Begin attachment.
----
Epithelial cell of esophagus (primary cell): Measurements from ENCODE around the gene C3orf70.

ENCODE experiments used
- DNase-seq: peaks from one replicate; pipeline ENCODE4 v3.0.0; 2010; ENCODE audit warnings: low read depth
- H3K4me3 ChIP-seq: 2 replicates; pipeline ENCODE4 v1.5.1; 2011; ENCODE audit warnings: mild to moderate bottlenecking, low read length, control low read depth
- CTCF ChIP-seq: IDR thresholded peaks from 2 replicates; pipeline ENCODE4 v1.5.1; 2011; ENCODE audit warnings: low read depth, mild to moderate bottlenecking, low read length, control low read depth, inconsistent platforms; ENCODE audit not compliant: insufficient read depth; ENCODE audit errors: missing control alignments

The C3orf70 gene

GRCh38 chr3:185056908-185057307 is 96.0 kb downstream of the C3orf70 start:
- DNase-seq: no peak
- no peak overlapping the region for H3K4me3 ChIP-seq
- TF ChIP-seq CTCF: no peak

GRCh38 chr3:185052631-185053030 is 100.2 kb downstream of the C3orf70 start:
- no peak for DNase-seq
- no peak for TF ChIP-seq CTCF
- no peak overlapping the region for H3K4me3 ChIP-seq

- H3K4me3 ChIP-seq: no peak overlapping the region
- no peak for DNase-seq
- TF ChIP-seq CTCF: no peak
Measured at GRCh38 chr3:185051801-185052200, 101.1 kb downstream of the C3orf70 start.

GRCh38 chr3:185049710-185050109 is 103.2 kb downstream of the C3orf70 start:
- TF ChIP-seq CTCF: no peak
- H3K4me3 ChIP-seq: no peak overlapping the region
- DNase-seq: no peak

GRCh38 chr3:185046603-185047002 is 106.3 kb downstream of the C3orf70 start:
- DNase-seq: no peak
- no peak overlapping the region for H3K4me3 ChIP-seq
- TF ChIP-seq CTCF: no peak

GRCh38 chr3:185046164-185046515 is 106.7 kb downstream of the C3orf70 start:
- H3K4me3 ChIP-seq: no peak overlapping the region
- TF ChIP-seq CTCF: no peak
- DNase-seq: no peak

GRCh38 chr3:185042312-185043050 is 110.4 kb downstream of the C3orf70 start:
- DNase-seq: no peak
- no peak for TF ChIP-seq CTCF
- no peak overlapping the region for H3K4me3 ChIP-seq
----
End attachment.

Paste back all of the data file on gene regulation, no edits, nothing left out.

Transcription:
Epithelial cell of esophagus (primary cell): Measurements from ENCODE around the gene C3orf70.

ENCODE experiments used
- DNase-seq: peaks from one replicate; pipeline ENCODE4 v3.0.0; 2010; ENCODE audit warnings: low read depth
- H3K4me3 ChIP-seq: 2 replicates; pipeline ENCODE4 v1.5.1; 2011; ENCODE audit warnings: mild to moderate bottlenecking, low read length, control low read depth
- CTCF ChIP-seq: IDR thresholded peaks from 2 replicates; pipeline ENCODE4 v1.5.1; 2011; ENCODE audit warnings: low read depth, mild to moderate bottlenecking, low read length, control low read depth, inconsistent platforms; ENCODE audit not compliant: insufficient read depth; ENCODE audit errors: missing control alignments

The C3orf70 gene

GRCh38 chr3:185056908-185057307 is 96.0 kb downstream of the C3orf70 start:
- DNase-seq: no peak
- no peak overlapping the region for H3K4me3 ChIP-seq
- TF ChIP-seq CTCF: no peak

GRCh38 chr3:185052631-185053030 is 100.2 kb downstream of the C3orf70 start:
- no peak for DNase-seq
- no peak for TF ChIP-seq CTCF
- no peak overlapping the region for H3K4me3 ChIP-seq

- H3K4me3 ChIP-seq: no peak overlapping the region
- no peak for DNase-seq
- TF ChIP-seq CTCF: no peak
Measured at GRCh38 chr3:185051801-185052200, 101.1 kb downstream of the C3orf70 start.

GRCh38 chr3:185049710-185050109 is 103.2 kb downstream of the C3orf70 start:
- TF ChIP-seq CTCF: no peak
- H3K4me3 ChIP-seq: no peak overlapping the region
- DNase-seq: no peak

GRCh38 chr3:185046603-185047002 is 106.3 kb downstream of the C3orf70 start:
- DNase-seq: no peak
- no peak overlapping the region for H3K4me3 ChIP-seq
- TF ChIP-seq CTCF: no peak

GRCh38 chr3:185046164-185046515 is 106.7 kb downstream of the C3orf70 start:
- H3K4me3 ChIP-seq: no peak overlapping the region
- TF ChIP-seq CTCF: no peak
- DNase-seq: no peak

GRCh38 chr3:185042312-185043050 is 110.4 kb downstream of the C3orf70 start:
- DNase-seq: no peak
- no peak for TF ChIP-seq CTCF
- no peak overlapping the region for H3K4me3 ChIP-seq